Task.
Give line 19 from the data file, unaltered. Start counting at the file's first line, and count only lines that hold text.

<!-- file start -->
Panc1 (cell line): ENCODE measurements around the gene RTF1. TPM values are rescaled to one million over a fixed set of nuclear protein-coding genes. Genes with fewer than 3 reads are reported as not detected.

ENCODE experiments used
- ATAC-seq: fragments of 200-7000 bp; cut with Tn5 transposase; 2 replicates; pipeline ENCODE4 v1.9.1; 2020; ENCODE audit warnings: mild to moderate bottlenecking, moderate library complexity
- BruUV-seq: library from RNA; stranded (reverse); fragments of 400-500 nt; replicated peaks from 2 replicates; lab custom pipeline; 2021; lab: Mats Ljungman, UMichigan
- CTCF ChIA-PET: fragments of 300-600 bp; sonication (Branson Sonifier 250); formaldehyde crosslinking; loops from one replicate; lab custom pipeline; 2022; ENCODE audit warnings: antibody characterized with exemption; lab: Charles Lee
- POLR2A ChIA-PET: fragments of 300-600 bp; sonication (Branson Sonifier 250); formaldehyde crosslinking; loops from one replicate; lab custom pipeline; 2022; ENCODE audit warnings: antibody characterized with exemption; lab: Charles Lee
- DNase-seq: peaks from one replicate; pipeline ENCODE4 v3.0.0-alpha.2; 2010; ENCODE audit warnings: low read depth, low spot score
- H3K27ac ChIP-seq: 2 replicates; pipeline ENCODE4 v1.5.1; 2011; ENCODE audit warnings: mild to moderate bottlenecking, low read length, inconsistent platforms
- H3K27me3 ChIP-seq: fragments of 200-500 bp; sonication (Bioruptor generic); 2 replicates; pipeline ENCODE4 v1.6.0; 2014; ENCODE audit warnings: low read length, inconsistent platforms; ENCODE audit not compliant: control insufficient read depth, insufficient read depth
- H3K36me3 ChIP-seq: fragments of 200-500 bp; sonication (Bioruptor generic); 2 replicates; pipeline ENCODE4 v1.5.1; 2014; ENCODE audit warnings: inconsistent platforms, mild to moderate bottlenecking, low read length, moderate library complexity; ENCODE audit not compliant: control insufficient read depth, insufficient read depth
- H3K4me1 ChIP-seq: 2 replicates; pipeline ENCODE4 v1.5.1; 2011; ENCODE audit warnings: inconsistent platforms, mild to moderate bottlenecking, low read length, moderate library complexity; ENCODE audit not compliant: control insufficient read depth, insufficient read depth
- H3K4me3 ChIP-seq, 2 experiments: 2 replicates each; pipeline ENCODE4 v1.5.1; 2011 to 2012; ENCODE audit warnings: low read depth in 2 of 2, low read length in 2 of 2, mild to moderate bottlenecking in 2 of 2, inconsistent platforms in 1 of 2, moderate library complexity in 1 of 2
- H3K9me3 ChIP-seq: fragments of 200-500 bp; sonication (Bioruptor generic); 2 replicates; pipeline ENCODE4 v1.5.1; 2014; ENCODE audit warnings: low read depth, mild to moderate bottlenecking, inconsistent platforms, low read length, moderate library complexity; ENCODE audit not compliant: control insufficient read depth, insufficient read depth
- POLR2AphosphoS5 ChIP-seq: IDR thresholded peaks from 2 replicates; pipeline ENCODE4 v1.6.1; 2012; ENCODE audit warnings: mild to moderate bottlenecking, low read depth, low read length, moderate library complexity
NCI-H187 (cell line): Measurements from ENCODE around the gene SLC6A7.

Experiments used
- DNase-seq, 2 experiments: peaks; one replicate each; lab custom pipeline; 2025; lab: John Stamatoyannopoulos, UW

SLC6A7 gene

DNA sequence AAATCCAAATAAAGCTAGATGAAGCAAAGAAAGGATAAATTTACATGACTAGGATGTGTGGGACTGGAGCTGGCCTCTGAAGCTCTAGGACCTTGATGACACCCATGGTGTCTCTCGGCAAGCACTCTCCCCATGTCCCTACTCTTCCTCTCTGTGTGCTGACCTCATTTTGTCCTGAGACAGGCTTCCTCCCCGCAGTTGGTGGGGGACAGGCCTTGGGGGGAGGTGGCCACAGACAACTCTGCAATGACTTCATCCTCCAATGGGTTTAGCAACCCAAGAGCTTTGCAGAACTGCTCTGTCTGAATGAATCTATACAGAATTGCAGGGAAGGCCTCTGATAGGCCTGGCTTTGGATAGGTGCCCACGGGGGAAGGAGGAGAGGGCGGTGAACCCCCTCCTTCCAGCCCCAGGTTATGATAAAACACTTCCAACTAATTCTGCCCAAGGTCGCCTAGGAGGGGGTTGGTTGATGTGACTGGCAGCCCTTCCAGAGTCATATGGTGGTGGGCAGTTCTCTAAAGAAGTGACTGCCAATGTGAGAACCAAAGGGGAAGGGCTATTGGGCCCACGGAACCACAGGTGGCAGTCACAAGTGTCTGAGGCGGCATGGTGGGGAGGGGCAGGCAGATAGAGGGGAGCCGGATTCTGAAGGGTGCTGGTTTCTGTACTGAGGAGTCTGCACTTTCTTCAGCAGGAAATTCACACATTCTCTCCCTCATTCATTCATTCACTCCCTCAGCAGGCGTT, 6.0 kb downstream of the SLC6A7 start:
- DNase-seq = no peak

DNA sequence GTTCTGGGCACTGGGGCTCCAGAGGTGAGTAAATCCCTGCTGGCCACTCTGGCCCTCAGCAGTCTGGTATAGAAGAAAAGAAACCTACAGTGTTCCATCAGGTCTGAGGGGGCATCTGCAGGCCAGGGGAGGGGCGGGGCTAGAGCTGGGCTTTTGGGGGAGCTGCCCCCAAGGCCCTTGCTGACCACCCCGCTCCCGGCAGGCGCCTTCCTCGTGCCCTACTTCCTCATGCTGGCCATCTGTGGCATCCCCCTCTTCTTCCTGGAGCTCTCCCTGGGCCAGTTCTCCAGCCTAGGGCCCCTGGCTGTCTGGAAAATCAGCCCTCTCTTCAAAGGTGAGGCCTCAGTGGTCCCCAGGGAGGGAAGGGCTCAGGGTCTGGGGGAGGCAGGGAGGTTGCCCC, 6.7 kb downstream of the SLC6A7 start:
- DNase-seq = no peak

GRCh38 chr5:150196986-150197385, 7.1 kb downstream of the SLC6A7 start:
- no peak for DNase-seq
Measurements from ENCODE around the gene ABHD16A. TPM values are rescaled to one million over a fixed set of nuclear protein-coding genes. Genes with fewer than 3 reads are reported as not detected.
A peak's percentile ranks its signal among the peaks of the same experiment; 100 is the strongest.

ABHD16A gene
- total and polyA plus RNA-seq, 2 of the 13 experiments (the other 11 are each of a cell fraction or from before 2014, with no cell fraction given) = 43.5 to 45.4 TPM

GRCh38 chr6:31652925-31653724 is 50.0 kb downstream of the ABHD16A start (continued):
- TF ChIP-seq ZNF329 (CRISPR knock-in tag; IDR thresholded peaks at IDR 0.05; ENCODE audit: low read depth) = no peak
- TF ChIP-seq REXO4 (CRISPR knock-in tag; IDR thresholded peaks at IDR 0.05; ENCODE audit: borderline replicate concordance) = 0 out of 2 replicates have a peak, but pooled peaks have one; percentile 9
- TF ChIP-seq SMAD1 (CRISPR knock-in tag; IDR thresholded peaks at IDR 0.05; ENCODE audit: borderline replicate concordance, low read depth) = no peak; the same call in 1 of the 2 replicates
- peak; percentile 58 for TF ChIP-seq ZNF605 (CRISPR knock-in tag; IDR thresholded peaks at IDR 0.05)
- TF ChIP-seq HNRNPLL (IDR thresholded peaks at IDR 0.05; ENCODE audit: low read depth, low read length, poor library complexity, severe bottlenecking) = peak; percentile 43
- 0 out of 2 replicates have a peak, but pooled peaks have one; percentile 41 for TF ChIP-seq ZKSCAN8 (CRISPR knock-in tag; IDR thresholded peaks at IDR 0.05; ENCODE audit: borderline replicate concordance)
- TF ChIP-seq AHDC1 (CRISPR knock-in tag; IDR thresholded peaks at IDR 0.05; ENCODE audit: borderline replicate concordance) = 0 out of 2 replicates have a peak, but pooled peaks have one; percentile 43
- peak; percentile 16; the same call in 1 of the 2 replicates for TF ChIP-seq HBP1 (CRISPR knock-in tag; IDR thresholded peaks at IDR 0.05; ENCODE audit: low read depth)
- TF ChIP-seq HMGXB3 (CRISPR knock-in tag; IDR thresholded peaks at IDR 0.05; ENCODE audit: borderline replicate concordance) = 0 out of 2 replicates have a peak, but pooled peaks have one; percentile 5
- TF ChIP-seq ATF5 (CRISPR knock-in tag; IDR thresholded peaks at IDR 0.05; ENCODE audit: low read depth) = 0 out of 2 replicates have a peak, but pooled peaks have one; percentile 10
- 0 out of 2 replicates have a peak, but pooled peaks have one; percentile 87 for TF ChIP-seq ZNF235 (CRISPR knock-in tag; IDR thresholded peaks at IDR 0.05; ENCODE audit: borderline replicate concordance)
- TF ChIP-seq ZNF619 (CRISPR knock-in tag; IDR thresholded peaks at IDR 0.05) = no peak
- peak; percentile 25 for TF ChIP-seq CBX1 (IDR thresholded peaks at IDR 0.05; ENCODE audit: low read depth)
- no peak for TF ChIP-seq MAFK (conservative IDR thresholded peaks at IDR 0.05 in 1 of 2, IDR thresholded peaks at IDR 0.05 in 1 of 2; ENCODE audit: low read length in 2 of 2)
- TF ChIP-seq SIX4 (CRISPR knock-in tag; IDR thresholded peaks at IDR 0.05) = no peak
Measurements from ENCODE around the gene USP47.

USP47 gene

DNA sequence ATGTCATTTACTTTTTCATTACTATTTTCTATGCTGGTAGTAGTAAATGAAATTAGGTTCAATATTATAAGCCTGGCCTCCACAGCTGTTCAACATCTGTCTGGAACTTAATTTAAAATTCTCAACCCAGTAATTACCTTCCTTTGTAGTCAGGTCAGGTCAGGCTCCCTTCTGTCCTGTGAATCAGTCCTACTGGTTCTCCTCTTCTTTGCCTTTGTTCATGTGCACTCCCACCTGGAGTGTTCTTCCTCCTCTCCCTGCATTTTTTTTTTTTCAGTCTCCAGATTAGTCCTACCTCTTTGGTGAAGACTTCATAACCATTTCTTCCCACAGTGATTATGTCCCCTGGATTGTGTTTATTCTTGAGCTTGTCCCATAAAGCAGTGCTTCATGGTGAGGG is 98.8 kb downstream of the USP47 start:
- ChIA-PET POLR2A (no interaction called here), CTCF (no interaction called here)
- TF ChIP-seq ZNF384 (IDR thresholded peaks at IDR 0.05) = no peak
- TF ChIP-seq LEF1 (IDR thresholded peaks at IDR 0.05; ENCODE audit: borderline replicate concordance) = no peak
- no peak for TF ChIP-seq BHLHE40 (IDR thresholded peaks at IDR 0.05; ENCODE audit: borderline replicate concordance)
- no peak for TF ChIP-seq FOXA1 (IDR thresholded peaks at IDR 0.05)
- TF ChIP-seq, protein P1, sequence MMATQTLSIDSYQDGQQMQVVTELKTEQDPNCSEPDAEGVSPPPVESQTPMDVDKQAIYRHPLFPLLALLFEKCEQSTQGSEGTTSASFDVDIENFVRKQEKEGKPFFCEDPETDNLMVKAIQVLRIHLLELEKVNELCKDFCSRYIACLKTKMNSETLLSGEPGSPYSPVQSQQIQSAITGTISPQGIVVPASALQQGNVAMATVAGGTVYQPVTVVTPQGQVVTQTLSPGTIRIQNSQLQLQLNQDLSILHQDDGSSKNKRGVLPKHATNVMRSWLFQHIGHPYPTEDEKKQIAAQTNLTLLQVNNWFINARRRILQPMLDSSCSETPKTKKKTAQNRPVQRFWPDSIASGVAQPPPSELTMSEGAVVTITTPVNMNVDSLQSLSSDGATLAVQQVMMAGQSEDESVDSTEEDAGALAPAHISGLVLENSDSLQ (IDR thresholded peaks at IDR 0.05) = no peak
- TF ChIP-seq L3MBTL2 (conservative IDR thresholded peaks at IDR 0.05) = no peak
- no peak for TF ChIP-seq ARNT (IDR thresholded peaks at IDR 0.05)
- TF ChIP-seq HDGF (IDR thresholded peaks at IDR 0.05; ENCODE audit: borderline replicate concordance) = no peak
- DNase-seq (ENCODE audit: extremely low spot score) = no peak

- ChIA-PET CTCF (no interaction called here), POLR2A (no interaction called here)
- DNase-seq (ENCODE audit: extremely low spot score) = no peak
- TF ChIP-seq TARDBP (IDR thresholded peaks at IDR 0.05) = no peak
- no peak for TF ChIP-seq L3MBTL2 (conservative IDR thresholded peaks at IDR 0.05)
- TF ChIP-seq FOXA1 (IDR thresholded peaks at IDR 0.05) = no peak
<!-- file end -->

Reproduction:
DNA sequence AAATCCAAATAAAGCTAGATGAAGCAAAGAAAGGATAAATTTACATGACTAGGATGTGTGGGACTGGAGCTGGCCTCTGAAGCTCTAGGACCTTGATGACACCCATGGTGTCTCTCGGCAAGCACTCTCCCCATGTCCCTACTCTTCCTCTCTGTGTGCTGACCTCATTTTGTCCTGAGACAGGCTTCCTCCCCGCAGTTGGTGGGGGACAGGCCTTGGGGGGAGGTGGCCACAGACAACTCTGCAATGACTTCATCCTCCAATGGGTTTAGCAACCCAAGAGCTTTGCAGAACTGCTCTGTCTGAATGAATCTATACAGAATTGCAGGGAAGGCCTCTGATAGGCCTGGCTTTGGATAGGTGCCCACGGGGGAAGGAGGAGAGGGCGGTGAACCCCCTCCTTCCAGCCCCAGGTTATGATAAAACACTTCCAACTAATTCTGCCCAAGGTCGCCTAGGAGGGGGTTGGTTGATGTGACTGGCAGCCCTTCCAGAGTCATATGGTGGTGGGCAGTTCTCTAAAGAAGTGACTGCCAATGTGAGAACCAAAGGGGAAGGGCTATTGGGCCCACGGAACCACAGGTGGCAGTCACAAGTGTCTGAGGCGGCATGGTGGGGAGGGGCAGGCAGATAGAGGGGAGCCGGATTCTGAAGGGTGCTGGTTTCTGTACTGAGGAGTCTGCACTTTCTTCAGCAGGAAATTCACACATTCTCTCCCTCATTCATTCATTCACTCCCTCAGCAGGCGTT, 6.0 kb downstream of the SLC6A7 start: